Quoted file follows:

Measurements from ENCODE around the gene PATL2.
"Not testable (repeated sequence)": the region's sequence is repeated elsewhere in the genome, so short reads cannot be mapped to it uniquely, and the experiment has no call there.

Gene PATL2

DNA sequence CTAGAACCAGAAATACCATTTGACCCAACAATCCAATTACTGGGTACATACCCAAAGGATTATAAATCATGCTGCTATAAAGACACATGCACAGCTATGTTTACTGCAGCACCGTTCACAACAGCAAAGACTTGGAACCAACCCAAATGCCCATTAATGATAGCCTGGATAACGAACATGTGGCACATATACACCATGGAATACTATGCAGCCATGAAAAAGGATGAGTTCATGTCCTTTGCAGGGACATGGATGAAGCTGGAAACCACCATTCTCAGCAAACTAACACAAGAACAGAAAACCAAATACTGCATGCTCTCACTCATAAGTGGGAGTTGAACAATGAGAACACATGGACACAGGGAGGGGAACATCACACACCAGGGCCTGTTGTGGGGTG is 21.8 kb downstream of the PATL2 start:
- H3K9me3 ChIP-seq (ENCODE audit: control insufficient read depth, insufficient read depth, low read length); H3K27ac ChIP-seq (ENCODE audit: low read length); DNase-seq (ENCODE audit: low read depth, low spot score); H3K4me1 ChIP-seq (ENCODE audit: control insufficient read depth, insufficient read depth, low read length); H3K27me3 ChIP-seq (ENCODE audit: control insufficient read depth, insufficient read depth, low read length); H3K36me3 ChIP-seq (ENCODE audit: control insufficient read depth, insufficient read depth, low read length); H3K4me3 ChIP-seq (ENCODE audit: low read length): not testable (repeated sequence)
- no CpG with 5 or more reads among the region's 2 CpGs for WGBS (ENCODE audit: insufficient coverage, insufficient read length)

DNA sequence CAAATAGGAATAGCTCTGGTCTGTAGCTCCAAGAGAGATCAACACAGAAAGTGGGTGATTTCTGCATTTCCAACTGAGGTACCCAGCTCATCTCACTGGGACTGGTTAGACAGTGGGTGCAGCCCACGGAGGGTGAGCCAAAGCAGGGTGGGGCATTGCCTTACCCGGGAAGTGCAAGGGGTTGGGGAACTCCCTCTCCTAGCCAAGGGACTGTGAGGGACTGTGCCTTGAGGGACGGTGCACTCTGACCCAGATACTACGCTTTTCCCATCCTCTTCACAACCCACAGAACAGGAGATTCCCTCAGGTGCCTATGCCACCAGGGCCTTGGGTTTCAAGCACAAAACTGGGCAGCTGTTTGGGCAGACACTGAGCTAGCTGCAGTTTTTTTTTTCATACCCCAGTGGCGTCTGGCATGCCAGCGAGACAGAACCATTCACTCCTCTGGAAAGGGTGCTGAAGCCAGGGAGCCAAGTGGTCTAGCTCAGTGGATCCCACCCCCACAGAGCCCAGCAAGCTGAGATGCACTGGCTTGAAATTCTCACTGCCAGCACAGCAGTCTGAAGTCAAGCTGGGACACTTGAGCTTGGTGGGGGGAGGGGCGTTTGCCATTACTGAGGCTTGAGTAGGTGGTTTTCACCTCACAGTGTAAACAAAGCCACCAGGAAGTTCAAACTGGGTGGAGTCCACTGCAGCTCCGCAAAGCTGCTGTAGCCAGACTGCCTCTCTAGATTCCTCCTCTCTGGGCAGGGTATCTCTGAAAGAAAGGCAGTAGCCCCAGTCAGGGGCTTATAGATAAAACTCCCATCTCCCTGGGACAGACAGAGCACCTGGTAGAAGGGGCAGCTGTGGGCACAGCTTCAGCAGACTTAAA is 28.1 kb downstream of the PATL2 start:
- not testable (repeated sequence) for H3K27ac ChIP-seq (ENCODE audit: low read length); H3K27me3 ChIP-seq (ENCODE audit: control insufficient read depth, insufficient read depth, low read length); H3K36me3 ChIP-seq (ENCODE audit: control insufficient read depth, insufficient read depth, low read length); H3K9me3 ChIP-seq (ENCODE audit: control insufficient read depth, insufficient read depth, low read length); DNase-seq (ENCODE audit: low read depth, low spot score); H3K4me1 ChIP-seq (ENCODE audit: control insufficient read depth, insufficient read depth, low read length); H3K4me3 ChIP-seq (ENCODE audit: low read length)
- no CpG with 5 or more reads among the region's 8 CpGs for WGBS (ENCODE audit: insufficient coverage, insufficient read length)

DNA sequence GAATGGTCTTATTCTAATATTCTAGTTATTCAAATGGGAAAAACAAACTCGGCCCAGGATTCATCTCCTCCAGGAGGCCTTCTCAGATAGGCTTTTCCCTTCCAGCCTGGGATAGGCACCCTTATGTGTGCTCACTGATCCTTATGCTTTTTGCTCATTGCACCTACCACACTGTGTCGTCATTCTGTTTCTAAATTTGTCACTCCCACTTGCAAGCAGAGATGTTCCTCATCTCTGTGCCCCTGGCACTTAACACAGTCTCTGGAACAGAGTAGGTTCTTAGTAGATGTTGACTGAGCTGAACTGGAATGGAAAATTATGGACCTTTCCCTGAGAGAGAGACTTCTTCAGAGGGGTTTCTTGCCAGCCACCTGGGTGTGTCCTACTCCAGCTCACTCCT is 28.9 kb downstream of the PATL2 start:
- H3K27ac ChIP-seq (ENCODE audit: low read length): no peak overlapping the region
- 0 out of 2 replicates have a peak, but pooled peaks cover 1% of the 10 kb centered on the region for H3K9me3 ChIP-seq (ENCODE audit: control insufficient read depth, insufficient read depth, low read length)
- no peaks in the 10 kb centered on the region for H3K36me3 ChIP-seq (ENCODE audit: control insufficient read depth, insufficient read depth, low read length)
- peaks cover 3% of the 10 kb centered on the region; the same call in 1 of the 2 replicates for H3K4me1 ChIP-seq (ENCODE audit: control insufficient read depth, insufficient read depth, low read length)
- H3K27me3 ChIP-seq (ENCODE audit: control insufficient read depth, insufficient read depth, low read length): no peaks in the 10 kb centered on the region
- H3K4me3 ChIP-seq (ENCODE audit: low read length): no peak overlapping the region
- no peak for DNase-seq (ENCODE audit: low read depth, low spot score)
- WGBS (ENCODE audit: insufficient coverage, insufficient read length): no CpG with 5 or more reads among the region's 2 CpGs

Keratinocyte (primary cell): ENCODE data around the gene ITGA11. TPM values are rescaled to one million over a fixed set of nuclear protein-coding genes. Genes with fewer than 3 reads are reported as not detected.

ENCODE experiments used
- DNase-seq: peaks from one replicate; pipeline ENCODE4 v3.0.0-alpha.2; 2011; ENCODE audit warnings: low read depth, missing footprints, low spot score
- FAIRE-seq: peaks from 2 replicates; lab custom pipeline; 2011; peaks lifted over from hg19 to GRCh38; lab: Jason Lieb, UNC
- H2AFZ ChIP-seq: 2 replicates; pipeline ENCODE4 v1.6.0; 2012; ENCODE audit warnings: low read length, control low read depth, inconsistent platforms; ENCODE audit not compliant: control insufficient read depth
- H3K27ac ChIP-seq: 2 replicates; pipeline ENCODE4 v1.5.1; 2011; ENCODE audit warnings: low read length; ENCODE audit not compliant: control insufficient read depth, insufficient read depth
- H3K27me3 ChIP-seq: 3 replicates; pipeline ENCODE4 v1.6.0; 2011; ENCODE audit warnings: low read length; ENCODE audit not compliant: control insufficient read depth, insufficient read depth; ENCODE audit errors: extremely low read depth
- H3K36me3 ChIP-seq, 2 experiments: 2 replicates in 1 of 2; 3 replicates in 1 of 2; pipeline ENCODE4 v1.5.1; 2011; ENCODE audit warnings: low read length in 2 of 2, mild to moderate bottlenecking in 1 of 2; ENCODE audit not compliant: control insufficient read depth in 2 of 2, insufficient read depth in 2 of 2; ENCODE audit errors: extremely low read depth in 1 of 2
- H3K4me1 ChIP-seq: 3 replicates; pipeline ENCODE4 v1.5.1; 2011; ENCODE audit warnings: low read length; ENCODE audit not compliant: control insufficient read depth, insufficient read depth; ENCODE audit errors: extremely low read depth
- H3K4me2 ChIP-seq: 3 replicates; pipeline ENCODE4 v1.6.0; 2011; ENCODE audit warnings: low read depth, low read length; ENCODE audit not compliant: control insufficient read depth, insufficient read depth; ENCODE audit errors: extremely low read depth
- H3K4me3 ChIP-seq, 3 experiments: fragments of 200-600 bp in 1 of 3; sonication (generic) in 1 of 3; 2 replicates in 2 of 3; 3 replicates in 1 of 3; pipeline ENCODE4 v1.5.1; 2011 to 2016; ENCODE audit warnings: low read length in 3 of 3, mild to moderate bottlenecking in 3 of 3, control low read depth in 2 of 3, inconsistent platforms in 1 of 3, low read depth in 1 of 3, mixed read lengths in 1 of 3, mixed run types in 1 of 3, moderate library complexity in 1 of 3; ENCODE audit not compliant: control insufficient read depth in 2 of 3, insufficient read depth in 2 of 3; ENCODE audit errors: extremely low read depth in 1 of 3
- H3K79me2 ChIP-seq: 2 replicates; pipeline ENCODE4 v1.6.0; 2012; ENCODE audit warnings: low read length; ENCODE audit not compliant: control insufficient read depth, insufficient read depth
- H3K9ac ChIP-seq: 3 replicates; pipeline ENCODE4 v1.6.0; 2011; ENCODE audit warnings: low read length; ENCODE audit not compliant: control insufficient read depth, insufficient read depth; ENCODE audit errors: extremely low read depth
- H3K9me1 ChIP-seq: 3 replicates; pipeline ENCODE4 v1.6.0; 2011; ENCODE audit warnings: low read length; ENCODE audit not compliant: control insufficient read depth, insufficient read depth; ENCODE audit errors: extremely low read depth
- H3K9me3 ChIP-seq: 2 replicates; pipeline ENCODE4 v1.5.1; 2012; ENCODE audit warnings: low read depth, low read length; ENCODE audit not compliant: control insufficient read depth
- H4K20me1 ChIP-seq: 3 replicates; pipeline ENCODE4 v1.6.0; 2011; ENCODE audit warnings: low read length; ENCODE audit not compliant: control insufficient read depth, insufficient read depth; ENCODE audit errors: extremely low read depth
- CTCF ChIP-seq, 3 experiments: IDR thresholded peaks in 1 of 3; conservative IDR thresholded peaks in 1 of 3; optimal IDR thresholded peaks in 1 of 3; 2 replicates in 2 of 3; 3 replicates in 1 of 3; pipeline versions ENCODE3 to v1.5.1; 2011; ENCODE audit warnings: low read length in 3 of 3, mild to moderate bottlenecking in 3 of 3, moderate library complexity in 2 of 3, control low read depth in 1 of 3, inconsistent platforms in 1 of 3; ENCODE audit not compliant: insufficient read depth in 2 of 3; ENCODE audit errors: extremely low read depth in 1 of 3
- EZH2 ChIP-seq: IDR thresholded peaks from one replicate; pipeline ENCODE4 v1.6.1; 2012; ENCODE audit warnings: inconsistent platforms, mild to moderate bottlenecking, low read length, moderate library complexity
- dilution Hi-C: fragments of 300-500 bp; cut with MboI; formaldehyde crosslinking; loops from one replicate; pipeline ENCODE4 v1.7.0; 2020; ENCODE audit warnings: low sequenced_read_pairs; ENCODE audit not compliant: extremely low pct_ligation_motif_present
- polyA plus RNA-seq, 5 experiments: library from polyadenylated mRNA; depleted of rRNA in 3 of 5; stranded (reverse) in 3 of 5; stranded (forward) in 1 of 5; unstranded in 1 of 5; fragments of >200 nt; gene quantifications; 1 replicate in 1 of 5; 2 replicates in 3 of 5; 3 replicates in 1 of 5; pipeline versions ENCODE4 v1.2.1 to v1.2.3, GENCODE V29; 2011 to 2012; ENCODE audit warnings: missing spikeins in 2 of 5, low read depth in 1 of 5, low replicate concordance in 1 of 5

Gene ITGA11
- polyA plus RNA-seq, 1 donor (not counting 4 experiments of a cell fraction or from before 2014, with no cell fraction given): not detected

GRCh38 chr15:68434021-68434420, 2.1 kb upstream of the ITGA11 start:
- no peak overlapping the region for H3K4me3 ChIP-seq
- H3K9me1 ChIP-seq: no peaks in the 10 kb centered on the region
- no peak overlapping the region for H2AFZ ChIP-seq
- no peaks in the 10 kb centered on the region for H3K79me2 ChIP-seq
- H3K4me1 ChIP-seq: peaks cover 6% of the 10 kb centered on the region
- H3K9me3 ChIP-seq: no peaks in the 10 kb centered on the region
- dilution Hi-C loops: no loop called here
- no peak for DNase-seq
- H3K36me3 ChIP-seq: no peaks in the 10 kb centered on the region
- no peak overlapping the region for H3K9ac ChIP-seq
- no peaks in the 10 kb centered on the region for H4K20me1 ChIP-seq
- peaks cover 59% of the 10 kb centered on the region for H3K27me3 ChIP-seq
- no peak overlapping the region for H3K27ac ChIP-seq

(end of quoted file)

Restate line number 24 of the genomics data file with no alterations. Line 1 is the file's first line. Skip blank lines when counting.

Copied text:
- H3K27ac ChIP-seq: 2 replicates; pipeline ENCODE4 v1.5.1; 2011; ENCODE audit warnings: low read length; ENCODE audit not compliant: control insufficient read depth, insufficient read depth